With Covid-19 disrupting the Singapore sports and recreation landscape, gyms had to implement alternative business models to stay afloat.
The fitness and boxing studio Boom Singapore started online workouts with free sessions on Instagram Live. Haus Athletics also used Instagram as a platform to publish free 15-minute bodyweight workouts.
Both studios also offer paid virtual workouts on zoom to make things even better.
After restricting themselves to home training and runs in the neighborhood park during the breaker phase, fitness junkies in their favorite gyms had rarely broken a sweat.
Fortunately, the gyms were able to resume classes when Singapore entered the second phase of the reopening. Studios like the popular High Intensity Intermittent Training (HIIT) F45 have been reopened on social media for a lot of fanfare and excitement.
What is the new normal for gyms? Is the storm over or do you face completely new problems as you adapt to the new changes?
Disadvantages of the new normal
The first and easiest adjustments gyms have to make are to comply with the new rules and regulations of Sport Singapore.
Rules that keep the masks on, except during strenuous activities, inevitably have some disadvantages when it comes to the activities of gyms.
The feeling of community
The Garage Community Pre-Circuit Breaker / Image Credits: The garage via Facebook
Each gym has managed to build a unique community around its brand, which is vital for the return of members.
In discussions with fitness course participants, many agreed that the responsibility that comes with part of a community motivates them during training.
According to Jon Seow, a member of the Ritual Gym, group training is “a key aspect” that drives him during training, and training at home would cause him to “wear off” instead.
Interaction is certainly limited due to the rules for social distancing, which could reduce the attractiveness of attending courses in gyms.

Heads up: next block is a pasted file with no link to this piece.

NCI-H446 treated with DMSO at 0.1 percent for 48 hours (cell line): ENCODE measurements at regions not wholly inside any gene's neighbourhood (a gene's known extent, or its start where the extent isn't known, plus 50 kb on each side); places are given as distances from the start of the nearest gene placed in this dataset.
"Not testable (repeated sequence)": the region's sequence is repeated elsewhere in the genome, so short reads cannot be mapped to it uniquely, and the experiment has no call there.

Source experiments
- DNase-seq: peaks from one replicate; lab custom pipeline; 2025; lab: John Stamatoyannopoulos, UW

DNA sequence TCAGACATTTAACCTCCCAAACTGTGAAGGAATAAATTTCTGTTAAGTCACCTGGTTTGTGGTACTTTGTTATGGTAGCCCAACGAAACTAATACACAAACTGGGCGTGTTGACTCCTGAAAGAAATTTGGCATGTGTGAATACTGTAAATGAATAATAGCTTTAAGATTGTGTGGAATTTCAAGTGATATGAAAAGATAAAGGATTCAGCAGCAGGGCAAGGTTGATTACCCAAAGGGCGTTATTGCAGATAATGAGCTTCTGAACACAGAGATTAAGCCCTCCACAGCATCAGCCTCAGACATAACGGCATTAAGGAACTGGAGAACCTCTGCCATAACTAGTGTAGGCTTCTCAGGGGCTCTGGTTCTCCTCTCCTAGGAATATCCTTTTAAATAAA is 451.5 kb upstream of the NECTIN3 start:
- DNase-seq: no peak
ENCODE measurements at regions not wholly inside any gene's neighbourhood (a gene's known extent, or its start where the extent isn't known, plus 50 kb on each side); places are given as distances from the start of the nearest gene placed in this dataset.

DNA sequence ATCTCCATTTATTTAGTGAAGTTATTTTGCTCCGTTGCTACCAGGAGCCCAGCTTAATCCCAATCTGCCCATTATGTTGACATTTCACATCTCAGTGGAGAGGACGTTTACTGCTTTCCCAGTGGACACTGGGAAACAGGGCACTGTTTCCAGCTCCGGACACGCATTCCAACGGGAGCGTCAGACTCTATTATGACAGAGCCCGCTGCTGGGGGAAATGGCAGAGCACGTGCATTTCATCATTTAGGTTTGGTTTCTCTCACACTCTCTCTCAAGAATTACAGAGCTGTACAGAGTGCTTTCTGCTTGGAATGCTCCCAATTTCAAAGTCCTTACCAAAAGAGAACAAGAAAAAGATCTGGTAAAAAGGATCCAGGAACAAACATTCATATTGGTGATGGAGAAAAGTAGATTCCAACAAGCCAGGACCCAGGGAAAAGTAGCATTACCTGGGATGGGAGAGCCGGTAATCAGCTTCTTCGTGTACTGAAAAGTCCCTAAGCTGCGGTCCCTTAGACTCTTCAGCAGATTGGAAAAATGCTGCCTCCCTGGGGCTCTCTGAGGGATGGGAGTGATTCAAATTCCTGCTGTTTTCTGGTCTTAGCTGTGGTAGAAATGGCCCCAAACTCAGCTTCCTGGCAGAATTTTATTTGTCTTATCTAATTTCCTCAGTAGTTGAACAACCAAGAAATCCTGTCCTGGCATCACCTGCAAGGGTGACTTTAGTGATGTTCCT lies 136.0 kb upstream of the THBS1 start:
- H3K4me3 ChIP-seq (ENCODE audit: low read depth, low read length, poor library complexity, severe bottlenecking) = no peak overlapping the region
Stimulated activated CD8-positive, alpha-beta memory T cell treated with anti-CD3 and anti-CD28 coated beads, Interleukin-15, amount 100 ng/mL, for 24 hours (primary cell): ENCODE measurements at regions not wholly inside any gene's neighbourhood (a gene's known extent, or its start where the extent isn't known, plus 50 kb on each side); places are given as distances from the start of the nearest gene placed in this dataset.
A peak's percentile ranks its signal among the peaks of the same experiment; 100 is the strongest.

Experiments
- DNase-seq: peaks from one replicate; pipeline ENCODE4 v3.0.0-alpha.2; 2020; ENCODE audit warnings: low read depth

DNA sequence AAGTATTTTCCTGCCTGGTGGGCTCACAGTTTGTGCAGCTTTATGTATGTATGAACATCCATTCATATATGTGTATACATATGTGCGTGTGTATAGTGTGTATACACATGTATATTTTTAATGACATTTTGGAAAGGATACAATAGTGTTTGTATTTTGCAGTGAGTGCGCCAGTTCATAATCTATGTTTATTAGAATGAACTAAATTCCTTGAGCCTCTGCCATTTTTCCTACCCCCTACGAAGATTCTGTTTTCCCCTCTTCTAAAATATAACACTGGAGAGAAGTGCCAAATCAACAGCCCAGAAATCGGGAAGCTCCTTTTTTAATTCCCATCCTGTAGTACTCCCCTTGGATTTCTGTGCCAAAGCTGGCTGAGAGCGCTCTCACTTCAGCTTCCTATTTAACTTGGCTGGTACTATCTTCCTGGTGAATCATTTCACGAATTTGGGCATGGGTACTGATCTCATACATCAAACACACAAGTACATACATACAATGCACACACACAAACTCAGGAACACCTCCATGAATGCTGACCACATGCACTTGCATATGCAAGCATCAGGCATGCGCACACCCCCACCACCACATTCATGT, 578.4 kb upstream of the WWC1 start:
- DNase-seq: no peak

Individuals are currently expected to be 2 meters apart. HIIT or group classes are limited to five people per session.
Gyms have also cordoned off areas where people could gather. Participants are also advised to bring a fully filled water bottle to prevent mixing with the water coolers.
F45 guidelines / Photo credit: F45 Holland Village via Facebook
These developments have made it more difficult to regain the sense of team spirit and community that was traditionally found in gyms and group classes.
Lusi Gao, a member of F45, feels that the sense of community has eased slightly during class.
"We used to have many groups of two to three people training and cheering on each other at the same station, but now everyone is limited to their own" box "and doing different workouts."
Nevertheless, fitness coaches and trainers have made additional efforts to ensure that their members are properly looked after, whether during physical education or online.
During the breaker, The Garage continued to engage its members online by keeping in touch with them. The team also provided services such as bulk order weights for home workouts so that members could continue their regimes and "not feel the disruption".
Reduced capacity and business outlook
According to the SportSG guidelines, each facility is limited to a maximum of 50 people. Even if the demand for physical classes continues, studios, especially smaller ones, are unlikely to meet demand.
According to Ruchdi Hajjar, founder of the Ring Boxing Community, the number of students attending courses on-site decreased by 30 percent, mainly due to safe distance measures.
His feeling was confirmed by The Garage's co-founder, Yen Wong: “Revenue was definitely impacted due to class size constraints. Unfortunately, our strategies cannot bring the business back to where we used to be. It can only minimize the impact. "
Is Zoom the Future of Gyms?
The online session of the garage / Image Credits: The garage via Facebook
Most studios now make videos available to members, and members can choose to attend virtual classes versus physical classes.
Wesley de Souza, vice president of Evolve MMA, said that the gym's online offerings will remain "a large part" of its programs even though physical education has resumed.
Despite online developments, Yen believes that online courses are just a "jerky response" to the Covid 19 pandemic.
The garage conducted a survey of over a hundred people. The results showed that people still preferred to go to the gym because of “community and motivation”.
"The future of fitness is about empowering people more effectively using technology, but not within the confines of the walls at home," said Yen.
Selected picture credits: The garage via Facebook